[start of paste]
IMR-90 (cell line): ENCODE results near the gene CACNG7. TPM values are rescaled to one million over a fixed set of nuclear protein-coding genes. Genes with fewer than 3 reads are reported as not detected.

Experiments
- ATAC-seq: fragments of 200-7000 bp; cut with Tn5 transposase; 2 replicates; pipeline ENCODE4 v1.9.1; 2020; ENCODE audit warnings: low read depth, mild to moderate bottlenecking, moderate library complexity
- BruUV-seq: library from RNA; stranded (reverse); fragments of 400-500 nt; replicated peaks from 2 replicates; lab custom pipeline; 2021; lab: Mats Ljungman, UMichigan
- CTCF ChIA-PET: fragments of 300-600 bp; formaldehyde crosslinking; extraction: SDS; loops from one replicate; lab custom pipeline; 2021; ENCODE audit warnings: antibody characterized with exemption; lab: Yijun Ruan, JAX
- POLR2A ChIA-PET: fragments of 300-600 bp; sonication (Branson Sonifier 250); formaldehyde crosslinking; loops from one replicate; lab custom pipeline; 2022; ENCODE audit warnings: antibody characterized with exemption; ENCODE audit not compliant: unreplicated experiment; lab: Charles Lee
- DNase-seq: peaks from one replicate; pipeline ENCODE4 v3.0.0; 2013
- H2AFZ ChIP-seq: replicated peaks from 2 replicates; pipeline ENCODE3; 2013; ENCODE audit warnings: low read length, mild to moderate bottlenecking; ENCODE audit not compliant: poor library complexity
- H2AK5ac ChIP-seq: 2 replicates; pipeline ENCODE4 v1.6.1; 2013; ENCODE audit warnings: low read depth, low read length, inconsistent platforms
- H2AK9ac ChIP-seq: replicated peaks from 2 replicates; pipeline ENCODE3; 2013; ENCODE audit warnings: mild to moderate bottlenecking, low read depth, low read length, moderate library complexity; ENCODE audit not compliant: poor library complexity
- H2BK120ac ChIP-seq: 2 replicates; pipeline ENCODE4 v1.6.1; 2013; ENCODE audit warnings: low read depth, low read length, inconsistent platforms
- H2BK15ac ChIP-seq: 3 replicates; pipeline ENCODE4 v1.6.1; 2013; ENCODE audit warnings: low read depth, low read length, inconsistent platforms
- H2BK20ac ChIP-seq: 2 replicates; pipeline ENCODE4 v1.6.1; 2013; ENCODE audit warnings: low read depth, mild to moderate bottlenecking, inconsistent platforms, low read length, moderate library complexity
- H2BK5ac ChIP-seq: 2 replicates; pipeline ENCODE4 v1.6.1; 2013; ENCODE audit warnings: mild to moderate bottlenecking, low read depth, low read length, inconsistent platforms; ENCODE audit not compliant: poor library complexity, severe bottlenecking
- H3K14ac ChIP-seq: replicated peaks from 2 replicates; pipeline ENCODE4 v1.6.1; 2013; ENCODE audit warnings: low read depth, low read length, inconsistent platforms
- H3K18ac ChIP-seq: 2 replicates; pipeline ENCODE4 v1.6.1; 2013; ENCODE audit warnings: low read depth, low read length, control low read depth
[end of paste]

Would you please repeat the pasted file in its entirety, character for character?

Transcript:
IMR-90 (cell line): ENCODE results near the gene CACNG7. TPM values are rescaled to one million over a fixed set of nuclear protein-coding genes. Genes with fewer than 3 reads are reported as not detected.

Experiments
- ATAC-seq: fragments of 200-7000 bp; cut with Tn5 transposase; 2 replicates; pipeline ENCODE4 v1.9.1; 2020; ENCODE audit warnings: low read depth, mild to moderate bottlenecking, moderate library complexity
- BruUV-seq: library from RNA; stranded (reverse); fragments of 400-500 nt; replicated peaks from 2 replicates; lab custom pipeline; 2021; lab: Mats Ljungman, UMichigan
- CTCF ChIA-PET: fragments of 300-600 bp; formaldehyde crosslinking; extraction: SDS; loops from one replicate; lab custom pipeline; 2021; ENCODE audit warnings: antibody characterized with exemption; lab: Yijun Ruan, JAX
- POLR2A ChIA-PET: fragments of 300-600 bp; sonication (Branson Sonifier 250); formaldehyde crosslinking; loops from one replicate; lab custom pipeline; 2022; ENCODE audit warnings: antibody characterized with exemption; ENCODE audit not compliant: unreplicated experiment; lab: Charles Lee
- DNase-seq: peaks from one replicate; pipeline ENCODE4 v3.0.0; 2013
- H2AFZ ChIP-seq: replicated peaks from 2 replicates; pipeline ENCODE3; 2013; ENCODE audit warnings: low read length, mild to moderate bottlenecking; ENCODE audit not compliant: poor library complexity
- H2AK5ac ChIP-seq: 2 replicates; pipeline ENCODE4 v1.6.1; 2013; ENCODE audit warnings: low read depth, low read length, inconsistent platforms
- H2AK9ac ChIP-seq: replicated peaks from 2 replicates; pipeline ENCODE3; 2013; ENCODE audit warnings: mild to moderate bottlenecking, low read depth, low read length, moderate library complexity; ENCODE audit not compliant: poor library complexity
- H2BK120ac ChIP-seq: 2 replicates; pipeline ENCODE4 v1.6.1; 2013; ENCODE audit warnings: low read depth, low read length, inconsistent platforms
- H2BK15ac ChIP-seq: 3 replicates; pipeline ENCODE4 v1.6.1; 2013; ENCODE audit warnings: low read depth, low read length, inconsistent platforms
- H2BK20ac ChIP-seq: 2 replicates; pipeline ENCODE4 v1.6.1; 2013; ENCODE audit warnings: low read depth, mild to moderate bottlenecking, inconsistent platforms, low read length, moderate library complexity
- H2BK5ac ChIP-seq: 2 replicates; pipeline ENCODE4 v1.6.1; 2013; ENCODE audit warnings: mild to moderate bottlenecking, low read depth, low read length, inconsistent platforms; ENCODE audit not compliant: poor library complexity, severe bottlenecking
- H3K14ac ChIP-seq: replicated peaks from 2 replicates; pipeline ENCODE4 v1.6.1; 2013; ENCODE audit warnings: low read depth, low read length, inconsistent platforms
- H3K18ac ChIP-seq: 2 replicates; pipeline ENCODE4 v1.6.1; 2013; ENCODE audit warnings: low read depth, low read length, control low read depth